A couple exited a cab at midnight last Saturday between Third and Fourth Sts. on Avenue B while, across the street, a line of people waited outside Le Souk. Along with neighboring clubs, Le Souk has brought increased nighttime congestion and honking to narrow Avenue B.
Le Souks foes are in the market for new solutions
By Alyssa Giachino
In the face of anger from neighbors over noise and other problems they say are being fueled by the popular East Village nightclub Le Souk, police have offered to step up enforcement efforts on lower Avenue B while the clubs owners have agreed to meet with the E. Fourth St. Block Association.
At the Ninth Precinct Community Council meeting on Tues., June 19, a steady stream of residents complained of excessive noise, traffic congestion, drunk drivers and belligerent bouncers associated with Le Souk, the North African-themed club at 47 Avenue B.
Neighbor Samira Ahmed said she had called everyone she could think of to complain about the noise. The double-pane windows she installed in her sixth-floor apartment at Third St. and Avenue B havent muffled the din. Ahmed said she has repeatedly called 311, as well as Community Board 3, Councilmember Rosie Mendez and Le Souk itself, where, she said, a staff person used a profanity and suggested she was probably only whining because shed been turned away from the less-than-exclusive velvet ropes.
Its a swarm of people on the street and there needs to be better control, Ahmed said. Le Souk needs to be more responsible, and theres not enough police presence.
Deputy Inspector Dennis De Quatro, the precincts commanding officer, said traffic flow had improved since curbside parking was lifted on weekends last December, though he agreed that more enforcement may be needed.
If we dont stay on top of it, like anything, things tend to go backward, he told the packed room.
However, De Quatro noted that police action is not the only solution to neighbors complaints, and encouraged residents to reach out directly to the clubs owners, brothers Sam and Marcus Jacob, who nodded in affirmation from the back of the room.
As a business, they have a responsibility thats ratcheted higher than John Q. Citizen, De Quatro said.
Sam Jacob offered his cooperation, saying, If the police or the community have any recommendations, we can meet, we can work with them.
Ellyce di Paola, who heads the E. Fourth St. Block Association, told The Villager that Sam Jacob agreed to attend a meeting with her group, a new development she is optimistic about.
We see a chance for dialogue and having the issues of the neighborhood addressed, she said.
Even if Le Souk smoothes relations with its neighbors in the short term, it still faces pending charges at the State Liquor Authority, which has been compiling complaints on the club since 2003. Le Souks alcohol license expired in December 2006, and the S.L.A. will not authorize a renewal until pending charges are resolved. In the meantime, the club continues to operate with a temporary state allowance under the State Administrative Procedure Act, or SAPA.
But Le Souk has sued the S.L.A. over a 10-day suspension order the club was given in April, along with a $12,000 fine for various building and fire code violations and license infractions. The club won a stay on the suspension and fine; on June 22, there was a hearing in State Supreme Court, the ruling from which has not yet been released.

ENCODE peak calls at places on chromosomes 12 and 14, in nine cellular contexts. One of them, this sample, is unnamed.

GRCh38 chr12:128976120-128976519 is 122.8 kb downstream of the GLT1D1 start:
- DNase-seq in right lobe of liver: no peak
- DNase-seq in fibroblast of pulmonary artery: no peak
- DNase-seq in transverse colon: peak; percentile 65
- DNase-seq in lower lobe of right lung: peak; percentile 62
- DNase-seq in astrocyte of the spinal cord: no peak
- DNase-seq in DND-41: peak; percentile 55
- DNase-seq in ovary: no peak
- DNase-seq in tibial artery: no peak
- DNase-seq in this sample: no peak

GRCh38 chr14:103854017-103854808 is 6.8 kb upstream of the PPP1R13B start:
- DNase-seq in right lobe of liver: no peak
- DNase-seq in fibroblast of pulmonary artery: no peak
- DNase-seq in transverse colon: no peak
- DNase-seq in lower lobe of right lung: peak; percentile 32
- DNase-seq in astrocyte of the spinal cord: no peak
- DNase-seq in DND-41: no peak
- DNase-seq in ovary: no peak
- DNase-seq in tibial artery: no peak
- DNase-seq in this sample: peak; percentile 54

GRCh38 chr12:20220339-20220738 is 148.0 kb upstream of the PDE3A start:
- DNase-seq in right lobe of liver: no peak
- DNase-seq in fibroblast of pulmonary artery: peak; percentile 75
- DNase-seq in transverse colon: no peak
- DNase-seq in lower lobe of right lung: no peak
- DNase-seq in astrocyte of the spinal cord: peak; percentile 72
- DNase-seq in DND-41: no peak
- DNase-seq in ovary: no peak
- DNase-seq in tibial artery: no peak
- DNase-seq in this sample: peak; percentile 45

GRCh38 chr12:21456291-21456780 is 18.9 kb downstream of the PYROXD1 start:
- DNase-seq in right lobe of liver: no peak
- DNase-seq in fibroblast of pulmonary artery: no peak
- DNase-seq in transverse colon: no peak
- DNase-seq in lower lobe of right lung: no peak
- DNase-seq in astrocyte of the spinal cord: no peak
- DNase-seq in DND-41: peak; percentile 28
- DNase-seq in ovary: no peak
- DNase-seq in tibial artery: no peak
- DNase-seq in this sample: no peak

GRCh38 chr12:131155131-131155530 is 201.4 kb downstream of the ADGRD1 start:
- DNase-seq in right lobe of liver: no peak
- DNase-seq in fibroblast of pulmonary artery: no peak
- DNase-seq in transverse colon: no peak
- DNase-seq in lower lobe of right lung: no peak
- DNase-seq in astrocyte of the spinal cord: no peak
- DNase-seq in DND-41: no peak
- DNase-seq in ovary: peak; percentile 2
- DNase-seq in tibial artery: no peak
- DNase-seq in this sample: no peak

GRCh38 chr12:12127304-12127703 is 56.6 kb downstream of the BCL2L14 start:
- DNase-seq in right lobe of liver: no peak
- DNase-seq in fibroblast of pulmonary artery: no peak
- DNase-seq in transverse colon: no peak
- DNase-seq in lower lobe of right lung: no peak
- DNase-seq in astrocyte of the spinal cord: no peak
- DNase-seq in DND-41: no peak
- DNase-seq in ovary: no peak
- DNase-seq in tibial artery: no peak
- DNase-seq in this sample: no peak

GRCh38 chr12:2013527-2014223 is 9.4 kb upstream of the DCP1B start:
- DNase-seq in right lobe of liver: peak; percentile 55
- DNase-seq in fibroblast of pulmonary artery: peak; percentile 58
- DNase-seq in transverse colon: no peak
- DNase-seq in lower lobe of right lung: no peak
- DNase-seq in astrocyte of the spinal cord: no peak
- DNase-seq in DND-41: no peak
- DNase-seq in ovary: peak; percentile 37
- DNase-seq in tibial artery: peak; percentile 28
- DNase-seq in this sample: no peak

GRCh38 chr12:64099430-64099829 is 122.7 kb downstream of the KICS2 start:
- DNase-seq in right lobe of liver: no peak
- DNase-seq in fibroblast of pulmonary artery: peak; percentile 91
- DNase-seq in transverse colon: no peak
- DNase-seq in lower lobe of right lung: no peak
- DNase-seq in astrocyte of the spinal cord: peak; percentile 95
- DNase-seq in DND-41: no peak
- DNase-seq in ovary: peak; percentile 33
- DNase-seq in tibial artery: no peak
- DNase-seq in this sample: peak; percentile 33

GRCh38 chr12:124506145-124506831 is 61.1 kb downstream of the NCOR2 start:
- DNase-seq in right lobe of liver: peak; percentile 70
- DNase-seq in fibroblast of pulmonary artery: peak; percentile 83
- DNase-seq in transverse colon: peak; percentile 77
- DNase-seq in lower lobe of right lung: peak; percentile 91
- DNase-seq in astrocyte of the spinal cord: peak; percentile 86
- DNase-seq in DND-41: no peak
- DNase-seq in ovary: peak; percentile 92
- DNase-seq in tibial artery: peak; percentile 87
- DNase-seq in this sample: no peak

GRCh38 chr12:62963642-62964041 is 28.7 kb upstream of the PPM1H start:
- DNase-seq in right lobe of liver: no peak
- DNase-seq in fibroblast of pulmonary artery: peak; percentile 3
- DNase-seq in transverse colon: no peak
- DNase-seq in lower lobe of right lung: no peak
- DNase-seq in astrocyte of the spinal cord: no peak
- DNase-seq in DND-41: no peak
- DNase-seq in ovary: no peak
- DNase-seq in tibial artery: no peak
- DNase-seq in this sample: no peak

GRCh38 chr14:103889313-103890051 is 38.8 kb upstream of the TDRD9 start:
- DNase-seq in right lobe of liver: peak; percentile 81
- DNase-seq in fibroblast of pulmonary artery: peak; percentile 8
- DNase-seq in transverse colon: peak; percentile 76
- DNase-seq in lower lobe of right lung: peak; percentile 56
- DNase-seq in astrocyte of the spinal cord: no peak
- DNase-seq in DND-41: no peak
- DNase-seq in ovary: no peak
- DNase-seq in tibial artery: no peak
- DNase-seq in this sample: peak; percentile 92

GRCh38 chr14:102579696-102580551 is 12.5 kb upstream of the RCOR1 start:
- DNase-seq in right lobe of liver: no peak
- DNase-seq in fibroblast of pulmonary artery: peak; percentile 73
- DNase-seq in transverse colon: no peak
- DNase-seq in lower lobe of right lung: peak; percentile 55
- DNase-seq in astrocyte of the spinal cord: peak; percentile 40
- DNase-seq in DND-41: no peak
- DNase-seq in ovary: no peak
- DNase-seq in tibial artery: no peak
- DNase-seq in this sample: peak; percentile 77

The license renewal is on hold at the S.L.A. until the civil court process reaches a resolution.
Clashes between businesses and residents are ongoing in the heavily residential neighborhood that simultaneously is a coveted destination for clubgoers. Though other clubs along lower Avenue B, such as CarneVale also owned by the Jacob brothers and China One, contribute to the general din and activity, Le Souk has long been a magnet for complaints.
We get more complaints about that place than anyplace else, Susan Stetzer, C.B. 3s district manager, told The Villager. Its definitely getting worse, not better.
Neighbors say there are an array of spillover problems emanating from the club patrons who literally take spills on the sidewalk, stumble down the street for a slice of pizza, vomit in gutters, compete for parking and hail honking cabs.
Theres such a saturation of establishments that we have way too many people coming in and our streets cant accommodate them, Stetzer said.
At the community council meeting, neighbors also identified drunk driving as a problem. Joel Rebollo said inebriated patrons have scraped parked cars on E. Fourth St., where he lives.
With them coming out of that establishment drunk, its very dangerous for all of us, he said.
De Quatro assured residents that police are equipped with breathalyzers, and that he will focus more attention on the side streets, rather than just the avenues.
At the meeting, the bouncers employed by Le Souk were the target of several complaints for rude behavior toward residents and failure to control crowds.
The bouncers are there talking to girls, having fun, not being bouncers, said Rosalinda Gibbs, of E. Fourth St. Our quality of life is being interrupted. This is still a residential area, even though it has come a long way in the last 10 years.
Marcus Jacob told The Villager the club has 10 bouncers, all of whom are licensed security guards, but, he added, Its so hard to find the right people.
He insisted that he is part of the neighborhood, where he is raising a 20-month-old child. The brothers live in separate apartments on Avenue B.
Its not like were running away to our island, Marcus Jacob said. We do the best we can.
Kevin Rose, a tenant association president on E. Fourth St., suggested Le Souk contribute to community organizations to offset the clubs negative impacts.
Some of the restaurant owners, to be more popular, support the youth, he pointed out.